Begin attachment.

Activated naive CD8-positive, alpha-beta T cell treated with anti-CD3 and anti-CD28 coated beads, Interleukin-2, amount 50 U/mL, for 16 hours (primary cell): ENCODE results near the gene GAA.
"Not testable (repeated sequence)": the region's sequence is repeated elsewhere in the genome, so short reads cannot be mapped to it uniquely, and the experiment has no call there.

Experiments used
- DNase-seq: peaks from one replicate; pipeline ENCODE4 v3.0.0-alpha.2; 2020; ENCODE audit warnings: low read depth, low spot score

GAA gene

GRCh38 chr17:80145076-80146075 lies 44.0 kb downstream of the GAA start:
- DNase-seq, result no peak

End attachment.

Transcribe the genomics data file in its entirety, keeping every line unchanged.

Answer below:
Activated naive CD8-positive, alpha-beta T cell treated with anti-CD3 and anti-CD28 coated beads, Interleukin-2, amount 50 U/mL, for 16 hours (primary cell): ENCODE results near the gene GAA.
"Not testable (repeated sequence)": the region's sequence is repeated elsewhere in the genome, so short reads cannot be mapped to it uniquely, and the experiment has no call there.

Experiments used
- DNase-seq: peaks from one replicate; pipeline ENCODE4 v3.0.0-alpha.2; 2020; ENCODE audit warnings: low read depth, low spot score

GAA gene

GRCh38 chr17:80145076-80146075 lies 44.0 kb downstream of the GAA start:
- DNase-seq, result no peak